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13-year-old was driving truck involved in crash that killed 9 in Texas, officials say

13-year-old driving truck that hit golf team van
13-year-old driving truck that hit golf team van, NTSB says 00:24

A 13-year-old was behind the wheel of the pickup truck that crashed head-on into a passenger van on Tuesday, killing nine people, the National Transportation Safety Board announced Thursday. The truck crossed the center line of a Texas highway before crashing into the van, which was carrying members of the University of the Southwest men's and women's golf teams. 

The driver and passenger in the 2007 Dodge pickup truck died. NTSB Vice Chair Bruce Landsberg identified the driver of the pickup truck as a "13-year-old child," and he said the crash occurred after the left front tire, which was a spare, failed. 

"No matter how many times we go through one of these investigations, we understand the gravity and the tremendous pain that goes along with," Landsberg said Thursday.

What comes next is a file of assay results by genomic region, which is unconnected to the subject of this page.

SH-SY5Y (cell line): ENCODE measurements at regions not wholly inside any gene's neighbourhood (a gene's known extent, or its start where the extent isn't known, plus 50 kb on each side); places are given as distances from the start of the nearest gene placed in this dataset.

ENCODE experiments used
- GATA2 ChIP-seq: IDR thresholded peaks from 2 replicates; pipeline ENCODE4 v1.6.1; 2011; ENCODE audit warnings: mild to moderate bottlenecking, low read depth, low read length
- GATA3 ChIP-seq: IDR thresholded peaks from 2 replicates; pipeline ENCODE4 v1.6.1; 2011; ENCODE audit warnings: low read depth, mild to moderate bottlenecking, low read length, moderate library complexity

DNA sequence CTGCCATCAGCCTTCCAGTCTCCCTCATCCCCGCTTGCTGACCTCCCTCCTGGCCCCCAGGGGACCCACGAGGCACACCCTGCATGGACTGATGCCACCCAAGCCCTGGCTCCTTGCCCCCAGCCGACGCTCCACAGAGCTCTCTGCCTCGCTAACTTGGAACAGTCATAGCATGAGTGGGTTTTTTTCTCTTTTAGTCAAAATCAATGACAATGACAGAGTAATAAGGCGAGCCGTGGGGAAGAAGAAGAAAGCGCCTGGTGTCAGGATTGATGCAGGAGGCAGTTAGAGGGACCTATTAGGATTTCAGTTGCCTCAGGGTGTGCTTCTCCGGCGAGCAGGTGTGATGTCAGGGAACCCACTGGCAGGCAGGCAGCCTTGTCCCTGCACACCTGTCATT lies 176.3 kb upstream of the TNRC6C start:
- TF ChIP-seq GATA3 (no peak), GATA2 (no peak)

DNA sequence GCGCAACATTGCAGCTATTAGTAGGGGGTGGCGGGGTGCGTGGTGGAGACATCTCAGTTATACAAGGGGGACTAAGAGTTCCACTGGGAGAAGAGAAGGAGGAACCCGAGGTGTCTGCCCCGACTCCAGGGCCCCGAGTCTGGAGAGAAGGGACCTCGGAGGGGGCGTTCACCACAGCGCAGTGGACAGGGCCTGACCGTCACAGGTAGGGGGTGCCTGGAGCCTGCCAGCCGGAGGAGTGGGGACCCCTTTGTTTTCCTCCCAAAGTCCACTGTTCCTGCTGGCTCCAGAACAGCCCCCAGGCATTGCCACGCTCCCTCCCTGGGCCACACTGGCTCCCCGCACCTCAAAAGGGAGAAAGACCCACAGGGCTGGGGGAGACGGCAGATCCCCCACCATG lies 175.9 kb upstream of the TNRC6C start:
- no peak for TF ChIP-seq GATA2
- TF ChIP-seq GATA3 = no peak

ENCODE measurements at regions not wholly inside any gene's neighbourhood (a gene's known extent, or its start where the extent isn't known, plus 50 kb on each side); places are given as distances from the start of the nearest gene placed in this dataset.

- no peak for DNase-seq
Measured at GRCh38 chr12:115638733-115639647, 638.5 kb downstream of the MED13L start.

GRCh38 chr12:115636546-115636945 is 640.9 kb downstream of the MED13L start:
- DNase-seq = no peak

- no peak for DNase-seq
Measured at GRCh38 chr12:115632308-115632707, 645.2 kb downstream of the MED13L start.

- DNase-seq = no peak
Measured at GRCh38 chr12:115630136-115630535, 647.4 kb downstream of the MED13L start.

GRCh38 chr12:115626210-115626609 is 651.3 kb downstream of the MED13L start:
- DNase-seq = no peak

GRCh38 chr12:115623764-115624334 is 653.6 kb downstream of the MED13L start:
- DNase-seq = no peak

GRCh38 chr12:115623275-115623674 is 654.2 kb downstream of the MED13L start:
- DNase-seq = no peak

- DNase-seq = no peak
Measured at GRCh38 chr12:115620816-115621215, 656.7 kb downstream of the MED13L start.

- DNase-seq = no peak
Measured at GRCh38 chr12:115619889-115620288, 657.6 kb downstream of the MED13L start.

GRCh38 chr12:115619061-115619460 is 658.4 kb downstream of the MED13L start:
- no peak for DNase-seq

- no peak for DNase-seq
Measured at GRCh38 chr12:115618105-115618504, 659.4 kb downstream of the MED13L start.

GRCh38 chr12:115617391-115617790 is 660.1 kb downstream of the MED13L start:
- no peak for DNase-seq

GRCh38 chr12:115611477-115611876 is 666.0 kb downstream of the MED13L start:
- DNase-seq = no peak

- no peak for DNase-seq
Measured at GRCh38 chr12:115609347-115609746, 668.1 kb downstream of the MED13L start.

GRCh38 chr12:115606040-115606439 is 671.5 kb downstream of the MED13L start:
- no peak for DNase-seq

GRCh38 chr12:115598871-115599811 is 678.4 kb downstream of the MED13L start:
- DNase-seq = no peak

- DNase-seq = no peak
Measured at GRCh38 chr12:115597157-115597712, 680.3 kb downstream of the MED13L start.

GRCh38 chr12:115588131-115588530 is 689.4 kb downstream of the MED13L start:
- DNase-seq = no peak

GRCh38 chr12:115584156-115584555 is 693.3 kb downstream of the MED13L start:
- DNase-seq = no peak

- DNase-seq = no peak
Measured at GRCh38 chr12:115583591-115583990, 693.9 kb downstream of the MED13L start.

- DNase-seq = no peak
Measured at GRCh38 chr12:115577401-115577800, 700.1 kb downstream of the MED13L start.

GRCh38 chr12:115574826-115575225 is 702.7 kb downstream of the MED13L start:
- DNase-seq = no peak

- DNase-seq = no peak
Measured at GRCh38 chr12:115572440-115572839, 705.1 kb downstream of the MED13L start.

There was an "extensive" fire in both vehicles after the crash, but officials were able to identify the driver by the size of the remains. In Texas, students can begin the classroom portion of drivers education when they are 14 years old, but they must be 15 to qualify for a learner's permit. 


Six University of the Southwest students and one staff member were killed in the crash. The student-athletes were identified as Travis Garcia, 19; Karissa Raines, 21; Mauricio Sanchez, 19; Tiago Sousa, 18; Laci Stone, 18; and Jackson Zinn, 22. Southwest administration also confirmed the death of coach Tyler James, 26. 

Two students Dayton Price, 19, and Hayden Underhill, 20, were severely injured in the crash and airlifted to a Lubbock hospital. Southwest Provost Dr. Ryan Tipton said in a press conference Thursday that both students are recovering slowly and one is able to eat. 

Officials added Thursday that a large number of the passengers on the van were not wearing a seatbelt, and at at least one passenger was ejected from the vehicle. 

The NTSB, which is not responsible for any criminal charges, will continue investigating the crash and make additional recommendations to prevent future crashes. A final report is expected in the next 12 to 18 months. 

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